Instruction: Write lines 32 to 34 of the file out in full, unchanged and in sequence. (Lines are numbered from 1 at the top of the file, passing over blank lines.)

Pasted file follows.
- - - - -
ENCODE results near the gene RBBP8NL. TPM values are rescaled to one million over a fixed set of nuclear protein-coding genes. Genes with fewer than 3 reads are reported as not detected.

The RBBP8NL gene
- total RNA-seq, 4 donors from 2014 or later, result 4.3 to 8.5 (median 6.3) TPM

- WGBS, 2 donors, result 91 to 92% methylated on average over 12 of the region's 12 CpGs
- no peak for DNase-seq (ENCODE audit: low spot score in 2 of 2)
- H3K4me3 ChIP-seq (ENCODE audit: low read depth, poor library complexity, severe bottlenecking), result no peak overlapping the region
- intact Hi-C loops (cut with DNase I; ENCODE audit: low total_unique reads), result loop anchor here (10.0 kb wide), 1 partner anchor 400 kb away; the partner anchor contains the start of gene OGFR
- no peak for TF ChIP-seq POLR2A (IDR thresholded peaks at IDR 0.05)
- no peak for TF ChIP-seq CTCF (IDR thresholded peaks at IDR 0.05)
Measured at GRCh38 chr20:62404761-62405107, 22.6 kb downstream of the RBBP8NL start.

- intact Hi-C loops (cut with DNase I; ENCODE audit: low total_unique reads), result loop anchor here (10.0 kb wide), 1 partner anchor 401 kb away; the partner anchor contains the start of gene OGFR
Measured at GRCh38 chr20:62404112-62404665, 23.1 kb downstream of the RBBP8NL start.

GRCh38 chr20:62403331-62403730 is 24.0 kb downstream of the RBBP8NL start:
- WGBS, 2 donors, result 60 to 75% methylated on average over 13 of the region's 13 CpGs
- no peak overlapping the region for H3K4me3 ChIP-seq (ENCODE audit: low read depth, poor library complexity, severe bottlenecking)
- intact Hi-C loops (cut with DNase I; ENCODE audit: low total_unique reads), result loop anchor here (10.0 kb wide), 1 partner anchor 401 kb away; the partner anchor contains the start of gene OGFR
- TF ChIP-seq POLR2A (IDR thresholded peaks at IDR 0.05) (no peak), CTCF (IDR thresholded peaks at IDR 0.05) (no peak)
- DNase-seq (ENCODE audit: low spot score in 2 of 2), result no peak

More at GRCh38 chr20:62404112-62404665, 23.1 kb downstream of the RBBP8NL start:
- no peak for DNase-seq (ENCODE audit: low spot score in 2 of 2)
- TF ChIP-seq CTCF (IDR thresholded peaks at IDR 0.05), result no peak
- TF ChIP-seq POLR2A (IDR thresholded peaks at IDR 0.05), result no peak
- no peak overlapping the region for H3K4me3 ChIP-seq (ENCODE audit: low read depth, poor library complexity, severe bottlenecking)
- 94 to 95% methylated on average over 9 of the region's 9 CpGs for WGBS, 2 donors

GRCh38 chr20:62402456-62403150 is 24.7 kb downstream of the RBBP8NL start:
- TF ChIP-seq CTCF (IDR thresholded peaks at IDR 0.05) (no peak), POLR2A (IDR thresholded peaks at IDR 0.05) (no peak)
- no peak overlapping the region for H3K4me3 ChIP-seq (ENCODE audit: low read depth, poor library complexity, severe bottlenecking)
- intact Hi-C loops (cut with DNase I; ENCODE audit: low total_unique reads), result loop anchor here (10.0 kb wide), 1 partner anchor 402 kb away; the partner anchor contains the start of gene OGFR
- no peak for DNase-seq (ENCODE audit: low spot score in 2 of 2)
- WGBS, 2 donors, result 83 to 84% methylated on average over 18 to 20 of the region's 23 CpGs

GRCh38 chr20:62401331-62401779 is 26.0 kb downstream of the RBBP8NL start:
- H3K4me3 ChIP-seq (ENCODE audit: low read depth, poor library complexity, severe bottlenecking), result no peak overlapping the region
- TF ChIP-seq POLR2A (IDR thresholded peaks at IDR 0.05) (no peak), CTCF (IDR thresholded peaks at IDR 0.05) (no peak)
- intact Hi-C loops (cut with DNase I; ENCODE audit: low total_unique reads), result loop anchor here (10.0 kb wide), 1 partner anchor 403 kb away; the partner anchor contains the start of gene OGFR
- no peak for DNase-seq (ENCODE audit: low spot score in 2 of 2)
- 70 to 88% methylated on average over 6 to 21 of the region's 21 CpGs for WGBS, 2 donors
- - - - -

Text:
- H3K4me3 ChIP-seq (ENCODE audit: low read depth, poor library complexity, severe bottlenecking), result no peak overlapping the region
- TF ChIP-seq POLR2A (IDR thresholded peaks at IDR 0.05) (no peak), CTCF (IDR thresholded peaks at IDR 0.05) (no peak)
- intact Hi-C loops (cut with DNase I; ENCODE audit: low total_unique reads), result loop anchor here (10.0 kb wide), 1 partner anchor 403 kb away; the partner anchor contains the start of gene OGFR